Rhonda Shelby is a weather anchor for KATU News. She started with KATU in 1993 as Community Relations Director.
Rhonda has received several journalistic awards for her work. While working at KOMO-TV in Seattle, Rhonda received the United Press International Award for "Best Feature Story" and an Emmy Award for a hard-hitting series on Faith Healing.
She holds a Bachelor of Arts degree in broadcast journalism from Brigham Young University and a certificate of Broadcast Meteorology from Mississippi State University. She also holds the American Meteorological Society Seal of Approval.
Rhonda is an honorary board member of the Portland/SW Washington Chapter of the Juvenile Diabetes Research Foundation (JDRF). She is also a founding member of the Advisory Council for the Harold Schnitzer Diabetes Health Center at OHSU.
In her spare time, Rhonda loves fishing and exploring the Northwest, golfing and baking. She is actively involved in community organizations such as the Juvenile Diabetes Research Foundation.
By Rhonda Shelby, KATU MeteorologistPublished: Jan 3, 2013 at 12:06 PM PDTLast Updated: Jan 3, 2013 at 12:06 PM PDT
"It's going to be a really relatively small area that sees any freezing rain if any at all today," Shelby said. "It looks like it's just the Gorge and Hood River Valley that will see the possibility of freezing rain" since most other areas will be above the freezing mark when the rain arrives, Shelby said.
By Rhonda Shelby, Meteorologist, KATU News and KATU.com StaffPublished: Oct 12, 2012 at 9:58 AM PDTLast Updated: Nov 12, 2013 at 3:13 PM PDT
After a stretch of nearly 100 days of blue skies, warm temperatures and summer fun, broken just once by a piddling .04 inches of rain many weeks ago, Northwest weather reality has returned along with the rain.
By Rhonda Shelby, KATU News, and KATU.com StaffPublished: Feb 24, 2012 at 11:42 AM PDTLast Updated: Feb 24, 2012 at 11:45 AM PDT
Willamette Valley locations will see mostly rain with a chance of hail at times beginning Friday afternoon and into Saturday as the freezing level heads down to 2,500 feet, Shelby said. Locations above 2,500 feet could see 1 to 4 inches of snow. Then the freezing level drops again on Sunday.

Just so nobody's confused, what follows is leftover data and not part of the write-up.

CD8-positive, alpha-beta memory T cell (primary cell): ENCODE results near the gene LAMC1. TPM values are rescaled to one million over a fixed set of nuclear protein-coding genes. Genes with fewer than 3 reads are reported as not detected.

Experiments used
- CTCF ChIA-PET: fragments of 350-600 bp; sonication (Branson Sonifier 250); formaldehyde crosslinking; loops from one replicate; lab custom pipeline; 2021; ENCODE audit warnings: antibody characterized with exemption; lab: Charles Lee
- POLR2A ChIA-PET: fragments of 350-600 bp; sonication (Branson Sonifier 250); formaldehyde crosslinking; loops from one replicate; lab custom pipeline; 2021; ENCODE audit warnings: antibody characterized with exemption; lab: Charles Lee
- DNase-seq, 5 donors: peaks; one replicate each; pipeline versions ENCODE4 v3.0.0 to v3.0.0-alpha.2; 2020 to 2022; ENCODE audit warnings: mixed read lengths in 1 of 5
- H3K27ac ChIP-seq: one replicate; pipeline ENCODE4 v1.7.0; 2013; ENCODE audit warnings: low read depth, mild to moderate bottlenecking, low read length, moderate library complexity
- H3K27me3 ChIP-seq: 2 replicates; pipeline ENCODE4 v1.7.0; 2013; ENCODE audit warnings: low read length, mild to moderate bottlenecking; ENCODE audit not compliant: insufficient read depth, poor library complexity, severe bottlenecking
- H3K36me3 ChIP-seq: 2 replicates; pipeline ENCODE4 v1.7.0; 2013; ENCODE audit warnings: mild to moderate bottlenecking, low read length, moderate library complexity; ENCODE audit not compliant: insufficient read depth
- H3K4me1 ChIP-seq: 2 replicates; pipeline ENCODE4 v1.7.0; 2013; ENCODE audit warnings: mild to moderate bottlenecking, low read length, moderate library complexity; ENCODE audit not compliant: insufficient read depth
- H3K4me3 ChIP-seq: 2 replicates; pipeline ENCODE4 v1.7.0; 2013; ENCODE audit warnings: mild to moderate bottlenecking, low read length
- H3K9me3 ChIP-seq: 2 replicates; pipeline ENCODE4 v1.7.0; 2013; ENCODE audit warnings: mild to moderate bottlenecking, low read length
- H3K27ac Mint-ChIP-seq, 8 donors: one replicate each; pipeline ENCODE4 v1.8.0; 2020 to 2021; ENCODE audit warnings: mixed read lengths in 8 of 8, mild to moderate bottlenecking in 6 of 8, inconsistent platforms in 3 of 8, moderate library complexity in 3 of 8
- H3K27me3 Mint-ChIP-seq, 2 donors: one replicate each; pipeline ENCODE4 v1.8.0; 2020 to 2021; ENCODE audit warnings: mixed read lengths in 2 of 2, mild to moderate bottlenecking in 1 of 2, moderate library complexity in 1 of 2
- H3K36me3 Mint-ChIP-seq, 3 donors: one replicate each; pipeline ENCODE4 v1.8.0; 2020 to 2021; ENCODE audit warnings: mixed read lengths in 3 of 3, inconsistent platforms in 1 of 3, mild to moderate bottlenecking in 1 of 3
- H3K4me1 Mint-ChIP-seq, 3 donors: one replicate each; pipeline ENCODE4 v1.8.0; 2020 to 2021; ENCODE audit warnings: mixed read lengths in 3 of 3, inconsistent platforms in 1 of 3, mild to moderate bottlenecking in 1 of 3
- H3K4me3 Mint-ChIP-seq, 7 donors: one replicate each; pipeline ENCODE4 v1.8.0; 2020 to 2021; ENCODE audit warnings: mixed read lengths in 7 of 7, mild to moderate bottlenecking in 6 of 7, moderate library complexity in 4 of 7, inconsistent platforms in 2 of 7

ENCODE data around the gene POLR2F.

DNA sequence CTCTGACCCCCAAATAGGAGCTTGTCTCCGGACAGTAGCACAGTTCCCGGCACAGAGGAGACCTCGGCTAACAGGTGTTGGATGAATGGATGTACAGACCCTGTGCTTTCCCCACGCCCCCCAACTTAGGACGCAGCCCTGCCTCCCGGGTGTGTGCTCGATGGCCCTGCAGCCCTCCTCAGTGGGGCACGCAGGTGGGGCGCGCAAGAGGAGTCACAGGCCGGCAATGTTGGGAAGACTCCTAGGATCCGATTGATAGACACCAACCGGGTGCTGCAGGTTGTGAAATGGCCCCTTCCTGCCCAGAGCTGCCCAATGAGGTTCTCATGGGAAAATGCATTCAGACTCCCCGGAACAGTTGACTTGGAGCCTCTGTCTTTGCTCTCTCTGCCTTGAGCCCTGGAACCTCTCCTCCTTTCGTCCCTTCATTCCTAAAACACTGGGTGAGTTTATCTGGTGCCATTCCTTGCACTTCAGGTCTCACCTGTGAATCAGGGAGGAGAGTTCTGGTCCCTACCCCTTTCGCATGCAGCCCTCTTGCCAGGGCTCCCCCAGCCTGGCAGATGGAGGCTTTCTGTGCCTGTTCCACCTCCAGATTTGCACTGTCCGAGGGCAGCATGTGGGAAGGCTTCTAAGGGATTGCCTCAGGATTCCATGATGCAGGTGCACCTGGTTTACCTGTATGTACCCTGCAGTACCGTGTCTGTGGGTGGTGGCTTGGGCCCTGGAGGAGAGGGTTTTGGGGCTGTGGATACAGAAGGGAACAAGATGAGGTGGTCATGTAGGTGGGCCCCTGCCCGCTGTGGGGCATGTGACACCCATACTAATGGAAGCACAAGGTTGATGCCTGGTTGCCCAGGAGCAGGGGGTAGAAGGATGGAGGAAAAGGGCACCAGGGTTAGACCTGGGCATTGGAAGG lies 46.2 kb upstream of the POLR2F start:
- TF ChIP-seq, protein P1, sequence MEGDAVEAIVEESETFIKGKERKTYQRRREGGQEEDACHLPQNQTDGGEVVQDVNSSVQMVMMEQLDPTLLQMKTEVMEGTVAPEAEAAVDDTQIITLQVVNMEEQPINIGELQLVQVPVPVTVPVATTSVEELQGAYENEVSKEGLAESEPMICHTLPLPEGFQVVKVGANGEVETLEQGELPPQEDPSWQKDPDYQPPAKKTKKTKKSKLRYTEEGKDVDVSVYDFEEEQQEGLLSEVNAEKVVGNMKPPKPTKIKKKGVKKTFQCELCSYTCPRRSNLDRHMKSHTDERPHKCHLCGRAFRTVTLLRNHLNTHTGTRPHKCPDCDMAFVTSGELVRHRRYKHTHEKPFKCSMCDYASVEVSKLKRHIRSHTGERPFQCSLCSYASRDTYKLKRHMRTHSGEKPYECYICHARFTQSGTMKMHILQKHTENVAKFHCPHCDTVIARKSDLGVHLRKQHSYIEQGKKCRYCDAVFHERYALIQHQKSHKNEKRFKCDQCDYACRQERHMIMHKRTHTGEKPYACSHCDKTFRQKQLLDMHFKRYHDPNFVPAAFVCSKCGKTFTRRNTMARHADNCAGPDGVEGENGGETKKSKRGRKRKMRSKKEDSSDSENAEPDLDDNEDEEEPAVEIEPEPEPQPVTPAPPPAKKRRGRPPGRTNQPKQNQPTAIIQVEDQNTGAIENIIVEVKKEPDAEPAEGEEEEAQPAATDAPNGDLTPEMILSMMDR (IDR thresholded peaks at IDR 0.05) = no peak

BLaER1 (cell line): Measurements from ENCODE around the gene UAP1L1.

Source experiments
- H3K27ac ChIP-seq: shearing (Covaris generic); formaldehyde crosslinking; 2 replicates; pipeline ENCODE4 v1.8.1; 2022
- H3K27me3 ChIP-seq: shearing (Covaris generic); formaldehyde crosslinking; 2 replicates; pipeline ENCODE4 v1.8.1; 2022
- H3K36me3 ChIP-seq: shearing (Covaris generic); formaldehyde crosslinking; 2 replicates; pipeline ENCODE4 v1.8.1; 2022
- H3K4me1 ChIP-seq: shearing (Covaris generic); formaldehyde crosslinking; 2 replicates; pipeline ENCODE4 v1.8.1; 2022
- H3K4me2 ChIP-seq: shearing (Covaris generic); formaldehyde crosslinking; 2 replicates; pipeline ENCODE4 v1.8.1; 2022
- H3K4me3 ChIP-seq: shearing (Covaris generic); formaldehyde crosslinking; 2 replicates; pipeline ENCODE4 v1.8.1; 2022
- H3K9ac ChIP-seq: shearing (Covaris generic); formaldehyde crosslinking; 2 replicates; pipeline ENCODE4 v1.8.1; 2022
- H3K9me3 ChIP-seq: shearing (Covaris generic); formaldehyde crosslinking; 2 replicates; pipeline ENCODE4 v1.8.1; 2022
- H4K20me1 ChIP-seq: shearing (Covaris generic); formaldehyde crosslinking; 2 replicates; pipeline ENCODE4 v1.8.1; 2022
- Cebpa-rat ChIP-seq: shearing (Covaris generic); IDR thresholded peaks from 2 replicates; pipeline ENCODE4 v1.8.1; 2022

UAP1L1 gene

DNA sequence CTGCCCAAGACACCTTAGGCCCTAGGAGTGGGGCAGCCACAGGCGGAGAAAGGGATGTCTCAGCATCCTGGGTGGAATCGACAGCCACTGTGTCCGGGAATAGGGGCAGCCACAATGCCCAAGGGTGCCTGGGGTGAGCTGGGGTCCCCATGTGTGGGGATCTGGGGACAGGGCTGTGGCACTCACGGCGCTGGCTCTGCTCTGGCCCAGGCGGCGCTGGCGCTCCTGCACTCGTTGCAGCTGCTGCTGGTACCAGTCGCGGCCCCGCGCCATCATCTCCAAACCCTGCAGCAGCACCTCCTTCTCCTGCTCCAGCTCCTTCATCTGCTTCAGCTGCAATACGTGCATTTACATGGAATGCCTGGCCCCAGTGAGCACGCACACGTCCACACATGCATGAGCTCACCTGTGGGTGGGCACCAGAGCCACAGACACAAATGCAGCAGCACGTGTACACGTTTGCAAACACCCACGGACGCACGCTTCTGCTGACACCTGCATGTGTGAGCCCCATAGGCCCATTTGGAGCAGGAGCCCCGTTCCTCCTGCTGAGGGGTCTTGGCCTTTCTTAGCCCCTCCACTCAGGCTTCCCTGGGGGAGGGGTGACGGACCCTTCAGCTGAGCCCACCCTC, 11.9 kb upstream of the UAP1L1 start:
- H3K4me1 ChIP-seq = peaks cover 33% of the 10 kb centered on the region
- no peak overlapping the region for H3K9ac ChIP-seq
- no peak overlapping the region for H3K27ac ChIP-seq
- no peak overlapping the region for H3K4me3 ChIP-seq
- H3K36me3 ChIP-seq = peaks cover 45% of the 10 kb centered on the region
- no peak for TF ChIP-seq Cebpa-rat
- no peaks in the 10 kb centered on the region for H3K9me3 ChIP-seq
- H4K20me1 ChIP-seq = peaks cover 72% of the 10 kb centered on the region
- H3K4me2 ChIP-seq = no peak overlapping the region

By Bill Roberson, KATU.com and Rhonda Shelby, KATU NewsPublished: Jan 13, 2012 at 1:10 PM PDTLast Updated: Jan 13, 2012 at 7:58 PM PDT
Rhonda Shelby says forecast models of the storm have stayed consistent and are calling for rain to begin on Saturday as the system moves in and then snow showers to fall Sunday into Monday, which is the Martin Luther King Jr. holiday.
By Rhonda ShelbyPublished: May 17, 2010 at 10:39 AM PDTLast Updated: May 21, 2010 at 1:26 PM PDT
Each spring, Western Oregon and Southwest Washington receives an average of five to ten thunderstorms. Most of them are not considered "severe"; meaning the storm cells do not produce flooding, tornadoes, damaging winds or damaging large hail. However, dozens of lightning strikes occur... disrupting power and life in general. It's a good idea to refresh your memory of what to do if you are ever caught too close to lightning from a thunderstorm. Here are some common questions and answers regarding basic thunderstorm safety:
By Rhonda Shelby, KATU WeatherPublished: Mar 9, 2010 at 11:33 AM PDTLast Updated: Mar 9, 2010 at 3:26 PM PDT
The newest National Weather Service Winter Weather Advisory for areas 1,000 feet and higher - pertaining to Tuesday afternoon through Wednesday morning - warns of snow in the Coast Range (and Cascade Foothills), Upper Hood River Valley and Willapa Hills.
By Rhonda Shelby, KATU WeatherPublished: Mar 9, 2010 at 9:50 AM PDTLast Updated: Mar 9, 2010 at 9:58 AM PDT
It got cold in a hurry overnight Tuesday and a big cold front is moving ashore, dropping the snow level down to 500 feet in the Willamette Valley. Mountain regions may get up to three feet of new snow (and they need it). Rhonda Shelby has the details in this video.
By Rhonda ShelbyPublished: Feb 4, 2010 at 5:03 PM PDTLast Updated: Oct 29, 2013 at 8:21 PM PDT
Punxsutawney Phil, the infamous forecasting groundhog, saw his shadow. For the much of the eastern third of the United States, that means six more weeks of winter. For the Pacific Northwest, it means exactly the opposite this year!
The NOAA Climate Prediction Center's February Outlook shows a "bulls-eye" of warmer than normal weather (A stands for above average)over the Pacific Northwest; while the bulls-eye of cooler weather (B means below average...and generally more winter precipitation) is over the Mid-Atlantic, Southeast and South. The distribution of warm and cooler weather follows a typical El Niño pattern.
By Rhonda ShelbyPublished: Jan 14, 2010 at 11:43 AM PDTLast Updated: Jan 26, 2010 at 11:05 AM PDT
The National Weather Service Portland Office recently issued the annual climate report on Portland's weather for 2009. You'll find a full version of it and other yearly summaries from other Oregon cities on its Web site: www.wrh.noaa.gov/pqr/.
By Rhonda ShelbyPublished: Jan 7, 2010 at 10:52 AM PDTLast Updated: Jan 25, 2010 at 3:10 PM PDT
Recently, I came across this article on researching watersheds. Having lived on a river for the past seven years, I understand the importance of stewardship in this area. I am aware that my actions at home can directly affect the quality of the great bodies of water in the Pacific Northwest. Each one of us knows our home address, but what about our watershed address? Earth Gauge provided the following information...
By Meteorologist Rhonda Shelby, KATU NewsPublished: Jan 26, 2009 at 9:42 AM PDTLast Updated: Jan 26, 2009 at 9:42 AM PDT
Cold air over the area will meet incoming moisture coming off the ocean early Tuesday morning, possibly dropping up to an inch of snow on city streets. Then, temperatures will warm well above freezing a few hours later, melting the snow.